Money and Ads: The Post poll was conducted last week as the first real infusions of money from both the Republican and Democratic governors associations showed up in the form of television ads in the Washington region. The Republican Governors Association campaign seems to be predicated on the notion that with Ehrlich trailing in the money race and with limited money to pay for ads, no one has yet taken a clean shot at O'Malley's record and effectively tapped into voter angst about the economy. If polls in coming weeks show O'Malley's favorability rating slipping, will the RGA press forward or save its money for a closer race in another state? We'll probably know by the middle of October.
The Economy and "scandal": After four months of job gains, Maryland's economy lost nearly 6,000 jobs in August and its unemployment rate inched back up to 7.3 percent. Will another month of bad economic news late in October (and during the state's early voting week) foul voters' mood less than two weeks before the election? And will Ehrlich and the state's GOP gain any traction with newfound e-mails that show an O'Malley cabinet member ordered a jobs report removed from a state Web site that contradicted the governor's office's more positive approved spin on economic news last month? Republicans are attempting to frame the e-mails and removed jobs report as a scandal, and say it undercuts O'Malley's credibility. The e-mails surfaced after the poll was conducted.
News You Should Know
Obama to campaign in Md. for O'Malley
"President Obama will campaign for Gov. Martin O'Malley (D) on Oct. 7, according to two state Democratic sources. A location has not been finalized, one source said. But another said Prince George's County, specifically Bowie State University, was the likely venue. One day after O'Malley visited the White House for a bill signing ceremony, his reelection campaign also got an on-air boost from the president. In a new 60-second radio ad, Obama credits O'Malley for making "tough decisions to put education, safety and job creation first." Without mentioning O'Malley's opponent by name, Obama frames the rematch with former governor Robert L. Ehrlich Jr. (R) as a choice between "moving forward" or slipping "backwards" and refers to O'Malley as "my friend."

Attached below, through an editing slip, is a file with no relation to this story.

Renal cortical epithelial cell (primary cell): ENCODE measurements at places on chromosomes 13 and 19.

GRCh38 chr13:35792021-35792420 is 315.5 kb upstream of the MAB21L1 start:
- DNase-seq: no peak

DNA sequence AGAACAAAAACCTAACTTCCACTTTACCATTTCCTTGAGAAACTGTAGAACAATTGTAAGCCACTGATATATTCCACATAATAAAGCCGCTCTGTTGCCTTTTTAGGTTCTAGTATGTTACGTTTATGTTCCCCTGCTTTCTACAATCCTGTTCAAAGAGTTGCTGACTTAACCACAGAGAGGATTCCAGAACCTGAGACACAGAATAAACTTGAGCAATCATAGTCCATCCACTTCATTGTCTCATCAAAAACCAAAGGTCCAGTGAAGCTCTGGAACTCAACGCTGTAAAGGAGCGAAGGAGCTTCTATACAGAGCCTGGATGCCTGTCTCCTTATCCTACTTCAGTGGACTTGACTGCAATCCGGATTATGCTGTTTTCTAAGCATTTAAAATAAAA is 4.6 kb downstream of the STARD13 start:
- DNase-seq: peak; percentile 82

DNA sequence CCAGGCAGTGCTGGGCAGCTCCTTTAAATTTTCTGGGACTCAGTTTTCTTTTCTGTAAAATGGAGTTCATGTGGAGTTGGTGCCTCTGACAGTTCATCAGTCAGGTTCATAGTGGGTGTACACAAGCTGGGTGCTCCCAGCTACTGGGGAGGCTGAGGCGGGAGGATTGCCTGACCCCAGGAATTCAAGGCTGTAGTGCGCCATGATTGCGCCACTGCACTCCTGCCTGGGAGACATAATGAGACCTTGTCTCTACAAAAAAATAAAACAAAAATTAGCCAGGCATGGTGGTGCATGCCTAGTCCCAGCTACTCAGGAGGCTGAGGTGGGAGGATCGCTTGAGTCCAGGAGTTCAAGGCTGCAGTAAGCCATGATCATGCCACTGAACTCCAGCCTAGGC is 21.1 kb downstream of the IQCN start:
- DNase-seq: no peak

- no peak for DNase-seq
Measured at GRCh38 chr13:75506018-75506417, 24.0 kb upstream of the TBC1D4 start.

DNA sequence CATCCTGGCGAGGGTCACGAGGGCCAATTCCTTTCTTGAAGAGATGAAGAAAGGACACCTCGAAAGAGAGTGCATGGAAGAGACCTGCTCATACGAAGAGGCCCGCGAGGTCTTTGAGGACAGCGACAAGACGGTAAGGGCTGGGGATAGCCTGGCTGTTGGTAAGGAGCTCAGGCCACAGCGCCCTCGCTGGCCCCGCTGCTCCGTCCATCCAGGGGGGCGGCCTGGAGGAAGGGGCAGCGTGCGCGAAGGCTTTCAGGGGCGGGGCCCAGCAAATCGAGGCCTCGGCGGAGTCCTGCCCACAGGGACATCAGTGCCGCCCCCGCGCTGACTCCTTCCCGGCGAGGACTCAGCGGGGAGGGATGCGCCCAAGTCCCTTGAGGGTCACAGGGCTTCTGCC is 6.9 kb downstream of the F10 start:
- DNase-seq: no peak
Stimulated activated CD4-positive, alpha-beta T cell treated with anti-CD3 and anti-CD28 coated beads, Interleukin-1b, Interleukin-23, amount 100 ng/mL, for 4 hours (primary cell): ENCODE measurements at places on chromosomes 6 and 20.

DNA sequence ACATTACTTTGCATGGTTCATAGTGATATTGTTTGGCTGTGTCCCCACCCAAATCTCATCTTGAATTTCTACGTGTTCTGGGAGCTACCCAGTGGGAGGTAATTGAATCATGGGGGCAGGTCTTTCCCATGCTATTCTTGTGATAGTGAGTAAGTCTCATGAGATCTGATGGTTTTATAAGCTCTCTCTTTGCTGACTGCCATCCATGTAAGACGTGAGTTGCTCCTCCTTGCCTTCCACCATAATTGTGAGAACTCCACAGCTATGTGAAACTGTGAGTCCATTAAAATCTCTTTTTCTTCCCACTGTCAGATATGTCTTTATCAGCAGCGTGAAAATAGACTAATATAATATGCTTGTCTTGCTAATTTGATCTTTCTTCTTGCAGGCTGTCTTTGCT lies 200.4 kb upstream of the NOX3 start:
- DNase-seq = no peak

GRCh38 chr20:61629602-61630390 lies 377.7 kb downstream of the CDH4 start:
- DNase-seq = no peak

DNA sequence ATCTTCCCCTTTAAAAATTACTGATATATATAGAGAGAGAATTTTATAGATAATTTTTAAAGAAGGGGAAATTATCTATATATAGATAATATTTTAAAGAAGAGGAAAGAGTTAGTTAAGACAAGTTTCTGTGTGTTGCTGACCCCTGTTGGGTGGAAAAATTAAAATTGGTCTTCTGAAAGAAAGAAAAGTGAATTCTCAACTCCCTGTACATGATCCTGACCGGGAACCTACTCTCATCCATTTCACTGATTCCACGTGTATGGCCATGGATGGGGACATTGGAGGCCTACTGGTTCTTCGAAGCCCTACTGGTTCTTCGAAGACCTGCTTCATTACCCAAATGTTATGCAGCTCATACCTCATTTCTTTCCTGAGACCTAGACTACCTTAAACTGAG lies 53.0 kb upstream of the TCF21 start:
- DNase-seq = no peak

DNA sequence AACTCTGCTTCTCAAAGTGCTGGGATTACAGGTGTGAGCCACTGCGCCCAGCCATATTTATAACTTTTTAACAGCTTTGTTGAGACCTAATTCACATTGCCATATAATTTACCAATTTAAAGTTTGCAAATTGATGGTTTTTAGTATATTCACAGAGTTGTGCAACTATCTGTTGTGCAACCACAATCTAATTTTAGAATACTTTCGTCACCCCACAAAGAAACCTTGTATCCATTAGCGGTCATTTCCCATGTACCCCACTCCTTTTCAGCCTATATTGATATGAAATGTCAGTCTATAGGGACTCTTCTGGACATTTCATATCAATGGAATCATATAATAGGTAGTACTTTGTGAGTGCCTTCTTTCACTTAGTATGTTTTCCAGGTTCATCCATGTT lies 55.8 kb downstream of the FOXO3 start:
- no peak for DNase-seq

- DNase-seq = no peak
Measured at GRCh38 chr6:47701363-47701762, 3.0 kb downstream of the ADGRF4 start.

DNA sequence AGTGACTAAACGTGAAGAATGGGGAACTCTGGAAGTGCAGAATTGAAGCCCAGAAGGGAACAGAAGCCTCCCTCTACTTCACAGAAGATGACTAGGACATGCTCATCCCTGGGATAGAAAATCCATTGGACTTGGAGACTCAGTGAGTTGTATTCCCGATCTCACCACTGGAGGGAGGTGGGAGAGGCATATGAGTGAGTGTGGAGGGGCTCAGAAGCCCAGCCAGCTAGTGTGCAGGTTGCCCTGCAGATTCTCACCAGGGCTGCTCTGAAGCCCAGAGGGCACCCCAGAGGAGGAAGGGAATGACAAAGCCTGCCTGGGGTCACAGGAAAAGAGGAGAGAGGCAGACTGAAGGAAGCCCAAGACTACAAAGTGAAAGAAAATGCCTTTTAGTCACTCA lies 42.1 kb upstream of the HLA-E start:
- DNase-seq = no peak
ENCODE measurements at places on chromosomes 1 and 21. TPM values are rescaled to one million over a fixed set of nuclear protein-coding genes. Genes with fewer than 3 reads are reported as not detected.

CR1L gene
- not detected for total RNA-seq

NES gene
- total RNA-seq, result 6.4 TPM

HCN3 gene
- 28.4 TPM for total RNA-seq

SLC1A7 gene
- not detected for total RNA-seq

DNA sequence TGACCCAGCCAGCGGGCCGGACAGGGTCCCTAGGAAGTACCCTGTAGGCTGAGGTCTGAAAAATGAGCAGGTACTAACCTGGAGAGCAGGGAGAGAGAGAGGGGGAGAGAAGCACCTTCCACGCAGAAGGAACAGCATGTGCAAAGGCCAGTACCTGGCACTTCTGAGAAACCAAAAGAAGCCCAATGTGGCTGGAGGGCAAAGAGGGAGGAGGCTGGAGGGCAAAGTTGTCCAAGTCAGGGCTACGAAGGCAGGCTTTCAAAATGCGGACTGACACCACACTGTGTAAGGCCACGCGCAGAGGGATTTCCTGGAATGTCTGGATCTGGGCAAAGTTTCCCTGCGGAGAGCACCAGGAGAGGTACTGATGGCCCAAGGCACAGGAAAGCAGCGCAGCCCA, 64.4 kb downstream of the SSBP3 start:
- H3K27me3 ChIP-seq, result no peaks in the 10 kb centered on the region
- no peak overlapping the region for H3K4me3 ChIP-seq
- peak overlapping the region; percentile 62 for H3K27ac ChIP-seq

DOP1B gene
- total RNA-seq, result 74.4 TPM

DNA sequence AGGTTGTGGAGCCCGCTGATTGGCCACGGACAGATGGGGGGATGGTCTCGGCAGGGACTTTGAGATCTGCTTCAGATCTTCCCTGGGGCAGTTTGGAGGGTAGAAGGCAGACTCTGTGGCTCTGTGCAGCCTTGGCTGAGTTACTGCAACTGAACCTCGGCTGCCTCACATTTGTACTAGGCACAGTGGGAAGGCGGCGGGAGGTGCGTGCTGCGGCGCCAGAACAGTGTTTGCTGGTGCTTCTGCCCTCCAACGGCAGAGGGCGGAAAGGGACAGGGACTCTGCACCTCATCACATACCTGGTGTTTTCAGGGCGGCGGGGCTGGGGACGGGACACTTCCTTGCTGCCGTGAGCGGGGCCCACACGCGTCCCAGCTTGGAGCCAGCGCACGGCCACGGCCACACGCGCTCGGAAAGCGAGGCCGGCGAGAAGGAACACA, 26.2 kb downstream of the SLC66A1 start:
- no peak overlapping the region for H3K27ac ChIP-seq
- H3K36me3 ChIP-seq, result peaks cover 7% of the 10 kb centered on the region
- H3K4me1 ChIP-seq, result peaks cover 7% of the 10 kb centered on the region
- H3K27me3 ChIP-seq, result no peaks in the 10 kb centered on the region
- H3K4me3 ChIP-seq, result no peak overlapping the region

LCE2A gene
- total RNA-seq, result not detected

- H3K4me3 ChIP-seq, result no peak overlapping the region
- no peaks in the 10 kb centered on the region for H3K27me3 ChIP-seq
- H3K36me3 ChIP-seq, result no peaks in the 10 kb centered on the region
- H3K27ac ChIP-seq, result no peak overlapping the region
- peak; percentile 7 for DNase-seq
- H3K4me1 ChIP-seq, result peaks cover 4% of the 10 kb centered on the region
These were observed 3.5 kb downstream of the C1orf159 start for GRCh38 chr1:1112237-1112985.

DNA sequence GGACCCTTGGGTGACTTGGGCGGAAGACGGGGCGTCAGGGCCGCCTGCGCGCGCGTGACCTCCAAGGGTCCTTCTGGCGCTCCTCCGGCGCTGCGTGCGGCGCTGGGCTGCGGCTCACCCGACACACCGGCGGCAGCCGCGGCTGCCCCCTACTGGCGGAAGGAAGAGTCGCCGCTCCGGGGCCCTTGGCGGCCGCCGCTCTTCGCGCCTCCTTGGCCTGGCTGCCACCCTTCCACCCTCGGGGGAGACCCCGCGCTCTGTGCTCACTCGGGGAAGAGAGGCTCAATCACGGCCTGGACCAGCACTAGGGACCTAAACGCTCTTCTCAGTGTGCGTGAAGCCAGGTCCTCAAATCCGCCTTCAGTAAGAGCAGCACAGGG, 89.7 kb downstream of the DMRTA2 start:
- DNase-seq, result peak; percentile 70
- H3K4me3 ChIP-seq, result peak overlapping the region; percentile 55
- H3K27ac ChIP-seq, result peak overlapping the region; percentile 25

Listen to Obama's Maryland radio ad.
-- Aaron C. Davis and Ann E. Marimow
Ehrlich, GOP accuse O'Malley of jobs report cover-up
"Former Maryland governor Robert L. Ehrlich Jr. (R) and his supporters tried on Tuesday to use a batch of government e-mails released this week to portray his rival, Gov. Martin O'Malley (D), as more concerned with politics than job creation," writes The Post's Ann E. Marimow. "Ehrlich's campaign dropped a second round of documents that show O'Malley's administration scrambling to cope with the fallout from an economic report that was inadvertently posted last month on a state Web site. The e-mails, which The Post obtained and authenticated, do not provide much new information, but offer a rare look at the inner workings of O'Malley's administration, including candid exchanges from top aides who were clearly concerned about public perception and how the internal report ended up in the hands of Ehrlich's campaign."
Bill Clinton to campaign for Mikulski
After Vice President Joe Biden held a fundraiser for her last week, Sen. Barbara Mikulski's office says former President Bill Clinton will headline at a campaign fundraiser for the Maryland Democrat next month in Bethesda, The AP reports. "A Mikulski spokeswoman said Tuesday that the event Oct. 10 at a supporter's home also will feature Maryland Gov. Martin O'Malley. Mikulski faces Republican physician and Queen Anne's County Commissioner Eric Wargotz in the Nov. 2 general election."
Aaron C. Davis
| September 29, 2010; 9:07 AM ET